Violin Concerto No.1, Op.35
Cinderella, Op.87 [selections]
Nicola Benedetti (violin)
New York Philharmonic
Reviewed by: David M. Rice
Reviewed: 21 May, 2014
Venue: Avery Fisher Hall, Lincoln Center, New York City
Vladimir Jurowski, in his New York Philharmonic debut, led a program brimming with spectacular colors. Nicola Benedetti, a late substitute for the indisposed Janine Jansen, gave a brilliant reading of Szymanowski, and after intermission Jurowski led selections from Prokofiev’s Cinderella. The Philharmonic is fortunate that Benedetti was available, particularly because the Szymanowski is her signature piece. She played it in the Final when she won the BBC Young Musician of the Year Competition in 2004, and it was featured on her first recording (for Deutsche Grammophon). Her mastery of the work was apparent from her initial entry through the challenging cadenza and the quirky final figure.
Szymanowski broke free from the bounds of traditional tonality to create an idiosyncratic musical language that has roots in his Polish ethnic heritage and reflects influences from Chopin, Wagner, Strauss, and especially Debussy and Ravel. The composer also drew inspiration for this Violin Concerto from the poem May Night by Tadeusz Miciński, and he worked closely with violinist Pawel Kochánski, who contributed the cadenza. The concerto’s free-form single movement is lushly orchestrated. It paints a rhapsodic, almost erotic, soundscape, at times intensely romantic and at others graceful and languorous, with Benedetti smoothly tracking its sinuously shifting moods. Playing the 1717 ‘Gariel’ Stradivarius, she generated rich tones to express lyrical themes, and also made much of passages at the instrument’s extremes, including precise figurations in harmonics high above the staff and gritty bowing in the lowest register. Her technique was particularly spectacular in the cadenza, with its upward runs, descending glissandos and succession of double-stopped trills. Jurowski was assertive on the podium, allowing the orchestra to come through vividly without overbalancing the delicacy of Benedetti’s violin.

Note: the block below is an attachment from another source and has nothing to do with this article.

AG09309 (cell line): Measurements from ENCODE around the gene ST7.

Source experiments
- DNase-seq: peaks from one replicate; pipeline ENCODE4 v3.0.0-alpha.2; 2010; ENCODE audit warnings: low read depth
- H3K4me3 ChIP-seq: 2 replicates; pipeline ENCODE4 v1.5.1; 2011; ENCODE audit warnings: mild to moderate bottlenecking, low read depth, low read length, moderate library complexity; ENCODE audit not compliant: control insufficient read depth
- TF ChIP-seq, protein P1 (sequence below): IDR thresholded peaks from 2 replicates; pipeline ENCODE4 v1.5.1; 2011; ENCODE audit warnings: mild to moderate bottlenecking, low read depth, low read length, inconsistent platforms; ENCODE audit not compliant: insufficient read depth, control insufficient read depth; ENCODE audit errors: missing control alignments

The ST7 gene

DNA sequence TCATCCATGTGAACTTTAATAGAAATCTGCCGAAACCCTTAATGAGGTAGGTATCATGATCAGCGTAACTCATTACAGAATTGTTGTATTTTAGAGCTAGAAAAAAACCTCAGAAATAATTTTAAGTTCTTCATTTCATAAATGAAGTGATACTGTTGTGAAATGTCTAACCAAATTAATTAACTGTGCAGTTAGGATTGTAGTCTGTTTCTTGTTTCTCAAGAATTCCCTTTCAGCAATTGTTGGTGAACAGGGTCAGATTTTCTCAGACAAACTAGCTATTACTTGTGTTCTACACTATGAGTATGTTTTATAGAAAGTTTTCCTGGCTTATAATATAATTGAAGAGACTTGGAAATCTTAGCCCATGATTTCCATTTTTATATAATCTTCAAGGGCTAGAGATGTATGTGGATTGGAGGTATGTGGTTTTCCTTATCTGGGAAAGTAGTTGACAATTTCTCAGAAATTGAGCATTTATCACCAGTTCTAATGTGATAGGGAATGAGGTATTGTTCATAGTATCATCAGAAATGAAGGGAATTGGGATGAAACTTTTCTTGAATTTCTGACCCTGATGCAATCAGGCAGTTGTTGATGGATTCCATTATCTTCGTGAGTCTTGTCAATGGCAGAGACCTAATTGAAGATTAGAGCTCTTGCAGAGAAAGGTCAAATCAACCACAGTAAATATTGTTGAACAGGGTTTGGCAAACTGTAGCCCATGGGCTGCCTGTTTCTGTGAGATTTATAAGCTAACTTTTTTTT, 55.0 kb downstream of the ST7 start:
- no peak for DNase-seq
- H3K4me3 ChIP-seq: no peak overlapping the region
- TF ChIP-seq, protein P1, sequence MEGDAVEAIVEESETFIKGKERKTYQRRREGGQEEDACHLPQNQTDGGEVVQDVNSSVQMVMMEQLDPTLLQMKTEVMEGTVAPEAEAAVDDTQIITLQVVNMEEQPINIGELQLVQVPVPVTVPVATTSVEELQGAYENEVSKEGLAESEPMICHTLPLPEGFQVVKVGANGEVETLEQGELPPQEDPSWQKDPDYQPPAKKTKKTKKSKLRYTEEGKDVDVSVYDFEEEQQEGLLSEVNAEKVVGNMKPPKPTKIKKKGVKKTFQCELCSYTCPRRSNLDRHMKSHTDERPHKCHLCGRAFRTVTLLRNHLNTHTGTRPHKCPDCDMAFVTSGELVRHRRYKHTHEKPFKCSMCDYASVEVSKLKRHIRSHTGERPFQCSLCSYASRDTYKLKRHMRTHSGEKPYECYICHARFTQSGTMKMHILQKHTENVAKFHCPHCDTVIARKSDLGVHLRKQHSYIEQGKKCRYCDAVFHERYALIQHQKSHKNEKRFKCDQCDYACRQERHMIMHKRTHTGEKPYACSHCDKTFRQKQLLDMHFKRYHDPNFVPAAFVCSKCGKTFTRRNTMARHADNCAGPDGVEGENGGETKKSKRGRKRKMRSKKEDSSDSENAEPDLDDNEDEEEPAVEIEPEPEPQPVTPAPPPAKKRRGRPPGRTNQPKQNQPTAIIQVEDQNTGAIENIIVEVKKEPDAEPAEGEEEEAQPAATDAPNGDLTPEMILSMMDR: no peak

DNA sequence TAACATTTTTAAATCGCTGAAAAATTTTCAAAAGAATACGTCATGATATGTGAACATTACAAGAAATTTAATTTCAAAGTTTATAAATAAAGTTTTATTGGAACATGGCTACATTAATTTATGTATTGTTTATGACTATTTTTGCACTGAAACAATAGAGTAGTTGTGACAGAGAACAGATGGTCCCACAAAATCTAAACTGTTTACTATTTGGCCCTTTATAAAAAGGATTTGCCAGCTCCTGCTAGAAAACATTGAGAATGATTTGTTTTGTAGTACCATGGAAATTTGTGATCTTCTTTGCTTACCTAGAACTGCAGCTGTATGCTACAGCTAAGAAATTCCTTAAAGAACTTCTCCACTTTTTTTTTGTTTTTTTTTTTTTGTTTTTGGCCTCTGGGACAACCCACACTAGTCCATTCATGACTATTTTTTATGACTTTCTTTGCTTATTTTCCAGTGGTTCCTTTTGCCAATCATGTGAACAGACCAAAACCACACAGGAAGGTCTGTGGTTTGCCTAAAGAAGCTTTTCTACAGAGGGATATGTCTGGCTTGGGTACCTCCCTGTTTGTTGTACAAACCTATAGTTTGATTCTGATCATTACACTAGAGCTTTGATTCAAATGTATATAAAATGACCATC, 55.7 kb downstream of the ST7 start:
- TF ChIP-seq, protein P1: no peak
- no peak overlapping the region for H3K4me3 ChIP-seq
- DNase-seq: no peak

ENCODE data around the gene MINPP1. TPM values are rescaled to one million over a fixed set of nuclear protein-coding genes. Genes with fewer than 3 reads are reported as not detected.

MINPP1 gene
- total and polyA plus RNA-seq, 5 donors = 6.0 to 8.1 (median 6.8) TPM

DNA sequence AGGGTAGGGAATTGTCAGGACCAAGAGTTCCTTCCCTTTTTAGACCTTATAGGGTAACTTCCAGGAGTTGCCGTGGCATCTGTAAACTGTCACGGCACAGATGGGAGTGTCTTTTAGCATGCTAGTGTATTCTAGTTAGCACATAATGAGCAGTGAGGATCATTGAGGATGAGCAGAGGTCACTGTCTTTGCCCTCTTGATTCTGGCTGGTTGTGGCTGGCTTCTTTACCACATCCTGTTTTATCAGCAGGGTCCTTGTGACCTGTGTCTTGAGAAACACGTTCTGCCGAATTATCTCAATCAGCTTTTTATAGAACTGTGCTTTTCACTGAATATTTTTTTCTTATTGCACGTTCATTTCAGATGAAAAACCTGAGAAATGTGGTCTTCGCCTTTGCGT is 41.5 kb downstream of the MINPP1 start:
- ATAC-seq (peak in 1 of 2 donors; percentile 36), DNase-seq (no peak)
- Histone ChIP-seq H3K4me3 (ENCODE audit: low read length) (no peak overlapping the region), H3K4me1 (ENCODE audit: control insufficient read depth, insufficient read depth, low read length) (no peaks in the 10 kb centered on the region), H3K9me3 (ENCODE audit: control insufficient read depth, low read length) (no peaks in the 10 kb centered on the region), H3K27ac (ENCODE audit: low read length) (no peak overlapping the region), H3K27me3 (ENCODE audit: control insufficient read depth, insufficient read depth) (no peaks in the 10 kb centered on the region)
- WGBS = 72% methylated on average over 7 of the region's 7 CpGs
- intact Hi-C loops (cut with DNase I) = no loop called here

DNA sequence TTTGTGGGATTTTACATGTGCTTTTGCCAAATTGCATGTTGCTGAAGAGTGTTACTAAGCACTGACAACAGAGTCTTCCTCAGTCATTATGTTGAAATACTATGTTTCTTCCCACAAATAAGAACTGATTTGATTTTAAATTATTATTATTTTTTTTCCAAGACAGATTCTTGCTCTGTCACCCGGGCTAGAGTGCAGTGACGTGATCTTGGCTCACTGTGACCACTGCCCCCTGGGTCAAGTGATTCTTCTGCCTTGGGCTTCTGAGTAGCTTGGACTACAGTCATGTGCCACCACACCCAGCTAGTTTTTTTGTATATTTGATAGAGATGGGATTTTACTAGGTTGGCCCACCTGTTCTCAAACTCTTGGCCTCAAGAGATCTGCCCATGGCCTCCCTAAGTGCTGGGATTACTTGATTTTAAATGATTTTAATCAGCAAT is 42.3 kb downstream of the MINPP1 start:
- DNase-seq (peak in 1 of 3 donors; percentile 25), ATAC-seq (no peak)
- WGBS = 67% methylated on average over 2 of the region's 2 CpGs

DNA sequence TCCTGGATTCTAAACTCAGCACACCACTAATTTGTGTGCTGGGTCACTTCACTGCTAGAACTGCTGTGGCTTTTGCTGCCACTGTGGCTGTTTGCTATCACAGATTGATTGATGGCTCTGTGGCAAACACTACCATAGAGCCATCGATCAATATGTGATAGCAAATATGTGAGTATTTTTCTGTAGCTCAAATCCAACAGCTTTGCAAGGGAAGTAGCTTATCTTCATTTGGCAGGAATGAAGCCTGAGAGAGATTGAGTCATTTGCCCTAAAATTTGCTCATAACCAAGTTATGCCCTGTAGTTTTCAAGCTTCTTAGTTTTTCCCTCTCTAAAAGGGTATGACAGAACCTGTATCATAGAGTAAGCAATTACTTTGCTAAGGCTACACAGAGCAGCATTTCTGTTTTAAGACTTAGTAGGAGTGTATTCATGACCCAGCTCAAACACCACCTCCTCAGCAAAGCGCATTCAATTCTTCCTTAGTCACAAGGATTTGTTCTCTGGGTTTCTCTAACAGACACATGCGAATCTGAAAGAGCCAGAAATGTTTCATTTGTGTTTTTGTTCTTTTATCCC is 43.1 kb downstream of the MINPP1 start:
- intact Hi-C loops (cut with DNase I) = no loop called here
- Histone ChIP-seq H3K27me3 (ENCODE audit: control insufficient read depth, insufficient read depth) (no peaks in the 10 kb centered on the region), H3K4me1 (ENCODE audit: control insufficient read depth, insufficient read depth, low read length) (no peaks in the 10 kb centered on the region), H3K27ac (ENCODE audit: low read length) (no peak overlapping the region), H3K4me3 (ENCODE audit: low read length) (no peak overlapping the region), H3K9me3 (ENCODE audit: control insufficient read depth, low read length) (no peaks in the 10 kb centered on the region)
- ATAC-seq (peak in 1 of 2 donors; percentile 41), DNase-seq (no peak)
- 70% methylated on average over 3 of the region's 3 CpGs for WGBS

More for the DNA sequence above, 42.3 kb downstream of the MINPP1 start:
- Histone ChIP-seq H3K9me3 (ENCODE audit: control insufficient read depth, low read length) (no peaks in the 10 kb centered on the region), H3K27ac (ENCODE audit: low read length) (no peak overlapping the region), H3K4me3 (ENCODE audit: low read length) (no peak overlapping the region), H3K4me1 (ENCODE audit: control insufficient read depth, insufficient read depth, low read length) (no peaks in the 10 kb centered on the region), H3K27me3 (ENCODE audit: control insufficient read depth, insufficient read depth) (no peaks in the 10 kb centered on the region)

Prokofiev arranged three Cinderella suites, reworking some of the music, but Jurowski assembled his own set of twenty-one numbers drawn from the ballet score’s fifty numbers. He chose to focus on the principal story line of the fairy-tale, omitting most of the segments that deal with minor characters or do not advance the plot. Jurowski’s conducting style was highly controlling, shaping phrases and cueing virtually every entrance. The result was precise and crystalline.
In Act One, lyrical cellos and a lovely duet between flute and piccolo (Robert Langevin and Mindy Kaufman, respectively) introduce Cinderella, and three humorous episodes depict her stepsisters as they fight over a shawl, are fitted for new clothes and take a ‘Dancing Lesson’, the latter featuring violin duets excellently played by Sheryl Staples and Michelle Kim. In Act Two, the celesta accompanies ‘Cinderella’s Arrival at the Ball’, where we were almost immediately swept up by the strings into the pungent ‘Grand Waltz’, followed by a ‘Promenade’ replete with horn calls, trumpet fanfares and an underlying pulse from Alan Baer’s tuba. After a delicate ‘Duet of the Prince and Cinderella’, the Waltz is reprised and Cinderella loses her slipper fleeing from the ball as a ticking clock (wood block) counts down to ‘Midnight’. Here, as throughout, the percussion section was kept busy punctuating the music. In Act Three, the strings were lightning-fast, portraying the Prince’s ‘Galop’ in search of the owner of the slipper. Trombones mark the failure of the stepsisters to fit into the footwear, but the music becomes ardent as ‘The Prince Finds Cinderella’, and the two are happily united. In the closing section – ‘Amoroso’ – flute, violins and cellos sang out gloriously above arpeggios on violas and piano, with Arlen Fast’s contrabassoon and Baer supplying the deep bass. Even without the visual elements for which the music was designed, there was a great deal to savor in this engaging performance.